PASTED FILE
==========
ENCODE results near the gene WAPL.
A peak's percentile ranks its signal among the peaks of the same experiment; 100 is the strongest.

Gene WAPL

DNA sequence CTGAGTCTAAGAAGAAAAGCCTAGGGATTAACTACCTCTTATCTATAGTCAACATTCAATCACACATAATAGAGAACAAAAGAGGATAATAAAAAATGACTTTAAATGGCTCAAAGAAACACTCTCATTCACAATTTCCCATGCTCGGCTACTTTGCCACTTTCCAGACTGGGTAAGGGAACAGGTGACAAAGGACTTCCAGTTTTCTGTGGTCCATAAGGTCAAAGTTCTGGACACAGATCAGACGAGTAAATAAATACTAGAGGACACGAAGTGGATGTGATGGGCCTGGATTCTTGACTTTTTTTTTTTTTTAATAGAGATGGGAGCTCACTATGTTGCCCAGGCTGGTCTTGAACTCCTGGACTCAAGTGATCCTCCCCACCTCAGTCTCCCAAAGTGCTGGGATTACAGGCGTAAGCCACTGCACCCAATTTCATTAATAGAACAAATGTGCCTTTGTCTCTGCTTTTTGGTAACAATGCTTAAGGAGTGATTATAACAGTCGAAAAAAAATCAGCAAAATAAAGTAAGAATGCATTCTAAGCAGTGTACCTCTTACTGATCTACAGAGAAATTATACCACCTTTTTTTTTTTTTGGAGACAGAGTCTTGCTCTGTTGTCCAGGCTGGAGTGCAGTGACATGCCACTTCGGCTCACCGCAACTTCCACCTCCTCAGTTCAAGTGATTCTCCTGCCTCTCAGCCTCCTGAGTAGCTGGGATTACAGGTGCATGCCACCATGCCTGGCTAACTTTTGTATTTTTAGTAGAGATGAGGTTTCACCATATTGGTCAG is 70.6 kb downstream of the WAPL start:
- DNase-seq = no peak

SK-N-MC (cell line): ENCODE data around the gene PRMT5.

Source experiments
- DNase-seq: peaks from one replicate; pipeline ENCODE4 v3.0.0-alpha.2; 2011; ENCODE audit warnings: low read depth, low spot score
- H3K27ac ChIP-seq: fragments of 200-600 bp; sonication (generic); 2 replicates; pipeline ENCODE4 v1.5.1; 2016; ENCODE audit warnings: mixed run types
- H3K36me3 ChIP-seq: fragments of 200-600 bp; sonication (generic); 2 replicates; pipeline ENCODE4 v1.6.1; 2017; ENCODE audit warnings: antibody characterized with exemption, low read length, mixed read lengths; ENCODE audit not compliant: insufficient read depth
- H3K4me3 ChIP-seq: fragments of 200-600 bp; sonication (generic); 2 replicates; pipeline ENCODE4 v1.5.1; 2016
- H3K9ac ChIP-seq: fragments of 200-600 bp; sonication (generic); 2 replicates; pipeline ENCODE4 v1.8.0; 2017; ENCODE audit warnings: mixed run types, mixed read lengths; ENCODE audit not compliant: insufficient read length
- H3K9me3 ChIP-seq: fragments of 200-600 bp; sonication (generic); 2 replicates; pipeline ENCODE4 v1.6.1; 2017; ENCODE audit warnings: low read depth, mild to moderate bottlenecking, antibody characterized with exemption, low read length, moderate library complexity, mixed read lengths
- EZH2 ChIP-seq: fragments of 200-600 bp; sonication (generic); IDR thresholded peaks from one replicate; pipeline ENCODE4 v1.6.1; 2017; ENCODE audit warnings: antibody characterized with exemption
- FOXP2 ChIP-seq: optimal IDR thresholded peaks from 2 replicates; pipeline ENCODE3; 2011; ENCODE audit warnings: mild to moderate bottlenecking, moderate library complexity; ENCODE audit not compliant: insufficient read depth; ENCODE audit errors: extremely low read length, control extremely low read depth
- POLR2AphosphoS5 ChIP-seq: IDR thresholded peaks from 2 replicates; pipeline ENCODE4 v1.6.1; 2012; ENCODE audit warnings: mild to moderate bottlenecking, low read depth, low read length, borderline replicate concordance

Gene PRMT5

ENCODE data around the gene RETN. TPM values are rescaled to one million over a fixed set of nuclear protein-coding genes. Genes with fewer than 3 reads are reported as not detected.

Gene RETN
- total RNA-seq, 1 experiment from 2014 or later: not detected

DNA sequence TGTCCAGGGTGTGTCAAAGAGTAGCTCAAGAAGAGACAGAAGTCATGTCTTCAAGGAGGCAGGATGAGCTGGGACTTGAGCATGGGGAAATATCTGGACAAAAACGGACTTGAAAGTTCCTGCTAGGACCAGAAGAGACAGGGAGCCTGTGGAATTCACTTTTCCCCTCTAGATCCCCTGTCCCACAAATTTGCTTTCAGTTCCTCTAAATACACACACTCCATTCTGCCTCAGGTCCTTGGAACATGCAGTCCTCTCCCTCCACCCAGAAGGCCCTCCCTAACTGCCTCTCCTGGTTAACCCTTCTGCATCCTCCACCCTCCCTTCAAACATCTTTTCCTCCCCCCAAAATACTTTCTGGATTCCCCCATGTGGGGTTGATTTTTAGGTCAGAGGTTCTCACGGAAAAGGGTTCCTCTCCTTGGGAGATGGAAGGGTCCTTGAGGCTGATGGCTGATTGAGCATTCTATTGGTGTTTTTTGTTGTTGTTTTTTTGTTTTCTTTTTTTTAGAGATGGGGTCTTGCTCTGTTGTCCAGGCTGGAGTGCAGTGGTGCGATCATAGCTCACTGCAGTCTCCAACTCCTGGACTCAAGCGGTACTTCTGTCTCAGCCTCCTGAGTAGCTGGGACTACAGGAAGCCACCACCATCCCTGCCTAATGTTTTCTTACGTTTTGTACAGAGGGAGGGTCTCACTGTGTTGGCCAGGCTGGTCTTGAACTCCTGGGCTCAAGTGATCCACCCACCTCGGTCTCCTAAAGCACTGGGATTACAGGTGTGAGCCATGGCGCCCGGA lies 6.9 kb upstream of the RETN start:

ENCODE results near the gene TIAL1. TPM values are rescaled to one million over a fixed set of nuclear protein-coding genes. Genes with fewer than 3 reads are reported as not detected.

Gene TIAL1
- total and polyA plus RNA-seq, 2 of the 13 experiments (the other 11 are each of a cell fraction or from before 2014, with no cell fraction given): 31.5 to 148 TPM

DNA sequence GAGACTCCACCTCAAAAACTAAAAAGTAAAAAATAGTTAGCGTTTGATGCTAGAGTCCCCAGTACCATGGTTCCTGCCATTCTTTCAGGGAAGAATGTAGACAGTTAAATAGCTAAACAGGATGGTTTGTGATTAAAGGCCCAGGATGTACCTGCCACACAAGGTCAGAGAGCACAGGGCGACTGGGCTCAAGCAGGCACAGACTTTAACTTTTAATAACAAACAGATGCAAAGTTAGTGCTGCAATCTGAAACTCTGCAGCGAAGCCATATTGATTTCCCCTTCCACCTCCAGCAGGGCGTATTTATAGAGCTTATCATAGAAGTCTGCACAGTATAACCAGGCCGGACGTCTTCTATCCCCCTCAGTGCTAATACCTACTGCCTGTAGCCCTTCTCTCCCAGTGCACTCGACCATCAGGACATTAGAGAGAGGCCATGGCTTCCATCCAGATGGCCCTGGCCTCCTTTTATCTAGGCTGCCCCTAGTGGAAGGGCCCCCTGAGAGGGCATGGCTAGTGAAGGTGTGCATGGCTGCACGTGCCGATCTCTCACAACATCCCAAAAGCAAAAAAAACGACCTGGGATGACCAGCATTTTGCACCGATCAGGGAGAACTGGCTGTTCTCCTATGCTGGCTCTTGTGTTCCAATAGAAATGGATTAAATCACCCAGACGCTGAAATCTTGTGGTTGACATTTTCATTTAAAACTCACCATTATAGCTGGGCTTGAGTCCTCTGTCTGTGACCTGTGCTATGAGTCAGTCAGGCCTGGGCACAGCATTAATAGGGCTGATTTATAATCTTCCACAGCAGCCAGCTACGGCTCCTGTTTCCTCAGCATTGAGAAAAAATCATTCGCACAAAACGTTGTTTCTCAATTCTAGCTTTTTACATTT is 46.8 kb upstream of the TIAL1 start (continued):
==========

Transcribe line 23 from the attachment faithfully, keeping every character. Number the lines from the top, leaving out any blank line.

Gene TIAL1